# CONVERTIBLE BONDS

When we are trying to determine the risk characteristics of a convertible bond (busted convertible, stock, hybrid), do we compare the stock price against the conversion price of the bond (par/conversion ratio) or against the market conversion price (convertible bond price(t+1)/conversion ratio)?

Curriculum (reading 37, BlueBox 9, exercise 7) and Topic Test FI - BUSAN (question 2) are approaching this question in different ways.

Thanks!

You’d want to look at the conversion price versus the stock’s current market price. The minimum value of a convertible bond is the max of a straight bond (in instances where the option holds no value and the conversion price is well above the current market price) or the conversion value (in instances where the option holds a lot of value as the conversion price is well below the current market price).

If the conversion price is \$20 and the current stock price is \$40, the convertible bond’s risk characteristics will look very similar to the underlying stock.

If the conversion price is \$20 and the current stock price is \$5, the convertible bond’s risk characteristics will look very similar to the straight bond.

Thanks! When you refer to the conversion price, is it the conversion price at inception (par/conversion ratio) or the current (market) conversion price (current price of bond/conversion ratio).

It’d be the conversion price at inception, which is in effect the “strike price” of the embedded call option on the stock. The current market price of the embedded option in the convertible bond will fluctuate depending on the underlying share price.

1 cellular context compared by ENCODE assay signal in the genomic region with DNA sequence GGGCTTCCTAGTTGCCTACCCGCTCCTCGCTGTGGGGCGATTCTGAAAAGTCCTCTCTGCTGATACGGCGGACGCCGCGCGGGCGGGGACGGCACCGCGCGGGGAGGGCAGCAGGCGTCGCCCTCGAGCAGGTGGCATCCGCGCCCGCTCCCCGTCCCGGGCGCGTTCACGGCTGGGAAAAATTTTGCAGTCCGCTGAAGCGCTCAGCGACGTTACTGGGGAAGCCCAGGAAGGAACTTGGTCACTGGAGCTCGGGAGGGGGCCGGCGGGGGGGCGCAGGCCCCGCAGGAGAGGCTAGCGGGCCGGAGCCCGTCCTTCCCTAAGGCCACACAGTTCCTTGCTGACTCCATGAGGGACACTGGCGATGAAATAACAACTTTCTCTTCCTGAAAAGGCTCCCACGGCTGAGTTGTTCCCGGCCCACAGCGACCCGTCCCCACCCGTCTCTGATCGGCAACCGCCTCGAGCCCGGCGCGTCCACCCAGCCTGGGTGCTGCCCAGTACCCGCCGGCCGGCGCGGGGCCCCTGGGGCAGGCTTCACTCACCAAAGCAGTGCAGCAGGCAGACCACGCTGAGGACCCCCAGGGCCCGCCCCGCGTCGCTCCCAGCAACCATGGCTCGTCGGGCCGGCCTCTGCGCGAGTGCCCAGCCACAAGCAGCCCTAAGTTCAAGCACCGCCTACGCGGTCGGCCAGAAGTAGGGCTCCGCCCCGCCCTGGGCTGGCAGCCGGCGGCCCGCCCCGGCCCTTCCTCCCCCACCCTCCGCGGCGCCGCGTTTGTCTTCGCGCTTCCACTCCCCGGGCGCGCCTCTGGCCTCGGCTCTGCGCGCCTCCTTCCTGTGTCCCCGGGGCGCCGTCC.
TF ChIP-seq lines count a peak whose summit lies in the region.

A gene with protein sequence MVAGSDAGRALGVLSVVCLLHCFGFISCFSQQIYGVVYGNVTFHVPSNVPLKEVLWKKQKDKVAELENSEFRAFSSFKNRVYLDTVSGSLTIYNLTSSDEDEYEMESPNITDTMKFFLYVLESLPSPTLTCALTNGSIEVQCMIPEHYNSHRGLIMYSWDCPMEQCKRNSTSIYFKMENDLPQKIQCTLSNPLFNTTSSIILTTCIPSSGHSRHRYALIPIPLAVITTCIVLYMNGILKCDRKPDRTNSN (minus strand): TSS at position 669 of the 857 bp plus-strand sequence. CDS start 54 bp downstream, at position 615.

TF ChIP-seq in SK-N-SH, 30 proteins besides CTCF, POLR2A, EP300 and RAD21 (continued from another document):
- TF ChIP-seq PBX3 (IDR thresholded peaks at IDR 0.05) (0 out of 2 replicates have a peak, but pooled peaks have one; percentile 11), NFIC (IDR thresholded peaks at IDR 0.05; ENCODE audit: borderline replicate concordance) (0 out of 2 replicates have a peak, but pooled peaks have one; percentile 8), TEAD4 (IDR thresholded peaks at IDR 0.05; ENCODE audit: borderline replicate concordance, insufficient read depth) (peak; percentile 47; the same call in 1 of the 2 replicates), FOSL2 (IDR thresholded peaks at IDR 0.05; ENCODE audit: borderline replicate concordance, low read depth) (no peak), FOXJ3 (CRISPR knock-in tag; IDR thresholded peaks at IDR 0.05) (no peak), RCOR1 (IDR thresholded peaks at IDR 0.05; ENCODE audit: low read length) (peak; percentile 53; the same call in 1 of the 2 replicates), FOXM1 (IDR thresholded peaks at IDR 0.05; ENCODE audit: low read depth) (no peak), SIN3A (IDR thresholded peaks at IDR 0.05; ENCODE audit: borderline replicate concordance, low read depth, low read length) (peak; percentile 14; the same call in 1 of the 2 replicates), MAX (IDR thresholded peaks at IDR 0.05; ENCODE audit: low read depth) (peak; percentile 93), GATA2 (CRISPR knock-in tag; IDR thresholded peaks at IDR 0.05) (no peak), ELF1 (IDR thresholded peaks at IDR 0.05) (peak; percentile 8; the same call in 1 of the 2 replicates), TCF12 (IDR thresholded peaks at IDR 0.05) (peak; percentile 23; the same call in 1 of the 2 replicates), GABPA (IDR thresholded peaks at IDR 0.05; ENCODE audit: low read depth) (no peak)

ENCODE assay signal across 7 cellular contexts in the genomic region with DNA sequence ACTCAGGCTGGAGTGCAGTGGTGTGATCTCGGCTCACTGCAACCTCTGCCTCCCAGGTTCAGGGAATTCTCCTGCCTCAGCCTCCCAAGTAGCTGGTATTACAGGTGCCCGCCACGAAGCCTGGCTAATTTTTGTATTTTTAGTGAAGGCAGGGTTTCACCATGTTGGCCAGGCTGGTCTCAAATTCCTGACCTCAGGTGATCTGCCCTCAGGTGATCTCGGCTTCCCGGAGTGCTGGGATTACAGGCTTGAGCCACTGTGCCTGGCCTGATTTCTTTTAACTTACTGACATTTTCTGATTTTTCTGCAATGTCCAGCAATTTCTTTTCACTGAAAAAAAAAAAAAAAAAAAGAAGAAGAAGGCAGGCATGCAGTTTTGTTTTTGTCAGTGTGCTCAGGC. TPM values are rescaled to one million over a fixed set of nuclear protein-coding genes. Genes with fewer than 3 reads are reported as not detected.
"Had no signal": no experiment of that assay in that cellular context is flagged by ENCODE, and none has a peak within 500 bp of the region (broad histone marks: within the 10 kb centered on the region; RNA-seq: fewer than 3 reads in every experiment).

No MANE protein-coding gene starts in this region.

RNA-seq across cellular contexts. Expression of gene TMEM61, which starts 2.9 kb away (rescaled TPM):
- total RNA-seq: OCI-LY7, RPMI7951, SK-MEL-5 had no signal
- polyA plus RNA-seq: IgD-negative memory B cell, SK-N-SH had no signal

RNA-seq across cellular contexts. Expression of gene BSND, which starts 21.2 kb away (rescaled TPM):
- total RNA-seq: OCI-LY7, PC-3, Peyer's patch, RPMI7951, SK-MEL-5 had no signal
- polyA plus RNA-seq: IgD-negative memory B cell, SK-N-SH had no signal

Blackmamba

you said if the stock price is 40 at conversion price is 20 it would behave like a stock.

are you sure about this? I thought it would be busted and behave like a bond because you wouldn’t convert something worth 40 to 20.

can you confirm?

I think you have it backwards: you’re converting something that based on the conversion ratio and par of the bond is costing you \$20 into a market price of \$40.

If the initial conversion price is \$20 (e.g., you bought a \$1000 bond at par that can be converted into 50 shares), and the shares are currently trading for \$40, it means your 50 shares that could be converted at an effective price of \$20/share are worth \$2000 (i.e., your conversion value, calculated as \$40/market price per share * 50 shares per bond held). The minimum value of this convertible bond has to be the max of the straight-bond or its conversion value.

When the stock’s price is high relative to the conversion price, the conversion value will exceed the straight-bond, and the conversion value is driven by the price of the stock.

Rex, check out exhibit 30 towards the end of reading 37 in Fixed Income, that should help.

Maybe someone else can chime in if I’m missing something?

My apologies Mamba, you are indeed correct. Got a little confused there.

So if the Convertible price is 40 and the share price is 50, this would behave like a stock. Upon reflection it makes sense: I think of this has the option having value, as you have the right to convert it at 40 and sell it at 50 in the spot market to lock in profit. Is that correct?

Yea, that’s a good way to think about it. Holding all else constant, a rising stock price means the option is increasing in value, with the value of the convertible bond being = straight bond + value of embedded call option on the stock. The higher the stock price relative to the conversion price, the more the convertible bond’s price behaves like the underlying stock.

Check out that exhibit in R37 and it’ll nail it all home I think!